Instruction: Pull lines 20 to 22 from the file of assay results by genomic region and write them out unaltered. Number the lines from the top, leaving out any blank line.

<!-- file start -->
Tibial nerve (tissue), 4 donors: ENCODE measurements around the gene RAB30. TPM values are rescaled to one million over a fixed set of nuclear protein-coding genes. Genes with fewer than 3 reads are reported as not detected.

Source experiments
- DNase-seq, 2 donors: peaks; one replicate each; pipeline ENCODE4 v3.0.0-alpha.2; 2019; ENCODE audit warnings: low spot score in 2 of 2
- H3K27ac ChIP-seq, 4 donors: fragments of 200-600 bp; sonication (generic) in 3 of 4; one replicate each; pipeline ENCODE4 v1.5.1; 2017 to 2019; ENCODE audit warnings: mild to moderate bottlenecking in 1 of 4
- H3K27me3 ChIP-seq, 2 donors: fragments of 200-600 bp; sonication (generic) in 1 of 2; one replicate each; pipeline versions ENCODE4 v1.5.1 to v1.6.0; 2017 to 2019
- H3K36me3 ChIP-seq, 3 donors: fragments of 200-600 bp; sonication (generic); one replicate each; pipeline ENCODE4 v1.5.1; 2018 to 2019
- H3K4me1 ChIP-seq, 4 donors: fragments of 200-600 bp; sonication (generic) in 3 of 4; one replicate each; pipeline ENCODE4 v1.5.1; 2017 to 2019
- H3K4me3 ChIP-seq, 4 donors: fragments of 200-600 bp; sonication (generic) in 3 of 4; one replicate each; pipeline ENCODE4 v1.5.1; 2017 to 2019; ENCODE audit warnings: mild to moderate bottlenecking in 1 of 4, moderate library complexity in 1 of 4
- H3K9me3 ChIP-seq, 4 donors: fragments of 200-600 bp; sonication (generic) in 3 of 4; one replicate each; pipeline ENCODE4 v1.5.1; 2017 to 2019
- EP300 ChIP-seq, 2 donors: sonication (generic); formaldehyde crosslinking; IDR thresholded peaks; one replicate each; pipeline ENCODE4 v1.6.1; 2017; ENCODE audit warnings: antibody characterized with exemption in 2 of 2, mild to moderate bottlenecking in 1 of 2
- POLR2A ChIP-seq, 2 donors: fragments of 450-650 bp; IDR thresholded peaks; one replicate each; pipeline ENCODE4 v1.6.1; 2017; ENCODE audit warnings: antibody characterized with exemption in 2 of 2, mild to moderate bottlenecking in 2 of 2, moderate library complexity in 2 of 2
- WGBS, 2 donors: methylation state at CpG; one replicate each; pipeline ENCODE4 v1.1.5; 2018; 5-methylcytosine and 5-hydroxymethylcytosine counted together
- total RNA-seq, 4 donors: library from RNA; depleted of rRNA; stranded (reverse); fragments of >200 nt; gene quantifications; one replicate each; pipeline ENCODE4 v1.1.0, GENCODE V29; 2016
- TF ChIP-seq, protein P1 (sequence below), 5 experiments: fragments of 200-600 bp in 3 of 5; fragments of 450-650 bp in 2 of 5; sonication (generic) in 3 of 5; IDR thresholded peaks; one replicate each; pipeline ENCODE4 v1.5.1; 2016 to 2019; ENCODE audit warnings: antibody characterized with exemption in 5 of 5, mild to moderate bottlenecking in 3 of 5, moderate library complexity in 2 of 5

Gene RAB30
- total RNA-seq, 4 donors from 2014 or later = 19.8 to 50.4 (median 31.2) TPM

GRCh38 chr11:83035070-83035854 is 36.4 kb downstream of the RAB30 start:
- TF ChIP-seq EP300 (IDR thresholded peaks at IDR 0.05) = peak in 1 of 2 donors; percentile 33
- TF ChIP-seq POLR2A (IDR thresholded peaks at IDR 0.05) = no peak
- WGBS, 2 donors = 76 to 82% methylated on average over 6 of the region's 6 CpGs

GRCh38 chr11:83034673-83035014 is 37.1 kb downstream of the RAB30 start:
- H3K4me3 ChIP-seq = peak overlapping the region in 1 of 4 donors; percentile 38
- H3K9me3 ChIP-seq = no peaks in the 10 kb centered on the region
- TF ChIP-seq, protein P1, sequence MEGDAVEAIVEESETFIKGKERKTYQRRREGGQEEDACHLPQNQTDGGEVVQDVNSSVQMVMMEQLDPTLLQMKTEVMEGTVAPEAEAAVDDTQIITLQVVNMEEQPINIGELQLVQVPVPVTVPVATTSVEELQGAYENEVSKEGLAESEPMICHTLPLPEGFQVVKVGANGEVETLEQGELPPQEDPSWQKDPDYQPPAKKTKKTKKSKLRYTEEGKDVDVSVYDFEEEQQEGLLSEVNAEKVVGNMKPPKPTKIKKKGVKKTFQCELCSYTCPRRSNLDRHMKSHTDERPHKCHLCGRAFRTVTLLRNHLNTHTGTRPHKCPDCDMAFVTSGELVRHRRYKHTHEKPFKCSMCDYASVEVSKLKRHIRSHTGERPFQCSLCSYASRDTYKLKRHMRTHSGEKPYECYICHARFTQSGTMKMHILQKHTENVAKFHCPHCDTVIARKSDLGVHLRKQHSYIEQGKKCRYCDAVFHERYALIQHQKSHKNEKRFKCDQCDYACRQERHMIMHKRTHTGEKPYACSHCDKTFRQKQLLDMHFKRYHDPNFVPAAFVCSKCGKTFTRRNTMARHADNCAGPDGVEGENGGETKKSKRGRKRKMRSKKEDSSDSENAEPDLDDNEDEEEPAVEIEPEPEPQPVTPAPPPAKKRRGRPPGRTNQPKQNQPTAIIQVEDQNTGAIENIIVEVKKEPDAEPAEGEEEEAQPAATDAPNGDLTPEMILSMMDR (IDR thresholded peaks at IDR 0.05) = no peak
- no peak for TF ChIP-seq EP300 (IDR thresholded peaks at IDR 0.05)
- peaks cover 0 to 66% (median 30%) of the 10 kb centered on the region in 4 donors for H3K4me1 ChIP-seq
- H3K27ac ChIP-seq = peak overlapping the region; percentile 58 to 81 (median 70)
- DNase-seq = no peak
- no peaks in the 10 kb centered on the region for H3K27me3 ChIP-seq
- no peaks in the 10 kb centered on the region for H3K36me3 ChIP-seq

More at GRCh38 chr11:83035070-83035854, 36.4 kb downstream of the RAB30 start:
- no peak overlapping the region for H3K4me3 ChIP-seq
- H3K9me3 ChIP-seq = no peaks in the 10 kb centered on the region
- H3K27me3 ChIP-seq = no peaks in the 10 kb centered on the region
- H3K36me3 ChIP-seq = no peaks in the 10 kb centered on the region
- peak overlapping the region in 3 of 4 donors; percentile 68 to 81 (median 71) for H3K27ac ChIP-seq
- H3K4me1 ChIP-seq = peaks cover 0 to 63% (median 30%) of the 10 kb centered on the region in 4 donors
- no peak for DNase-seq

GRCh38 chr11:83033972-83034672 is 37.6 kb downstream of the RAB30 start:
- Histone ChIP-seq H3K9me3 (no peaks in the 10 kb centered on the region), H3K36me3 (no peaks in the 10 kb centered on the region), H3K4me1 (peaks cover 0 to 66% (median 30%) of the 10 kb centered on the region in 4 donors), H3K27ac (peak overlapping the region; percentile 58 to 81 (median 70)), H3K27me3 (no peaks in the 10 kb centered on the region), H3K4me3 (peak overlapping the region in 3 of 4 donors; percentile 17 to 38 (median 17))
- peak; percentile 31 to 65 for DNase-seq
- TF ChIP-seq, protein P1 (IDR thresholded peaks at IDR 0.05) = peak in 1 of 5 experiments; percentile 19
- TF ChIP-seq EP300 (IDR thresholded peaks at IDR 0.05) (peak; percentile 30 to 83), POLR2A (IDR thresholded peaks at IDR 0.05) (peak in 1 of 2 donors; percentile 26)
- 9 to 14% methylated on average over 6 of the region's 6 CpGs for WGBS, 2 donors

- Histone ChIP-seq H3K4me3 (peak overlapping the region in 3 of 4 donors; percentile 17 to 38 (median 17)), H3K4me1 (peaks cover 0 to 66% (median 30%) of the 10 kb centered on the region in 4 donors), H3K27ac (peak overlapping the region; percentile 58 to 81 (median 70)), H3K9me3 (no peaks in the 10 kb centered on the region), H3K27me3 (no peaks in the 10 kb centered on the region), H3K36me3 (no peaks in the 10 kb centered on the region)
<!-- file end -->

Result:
- WGBS, 2 donors = 76 to 82% methylated on average over 6 of the region's 6 CpGs

GRCh38 chr11:83034673-83035014 is 37.1 kb downstream of the RAB30 start:
- H3K4me3 ChIP-seq = peak overlapping the region in 1 of 4 donors; percentile 38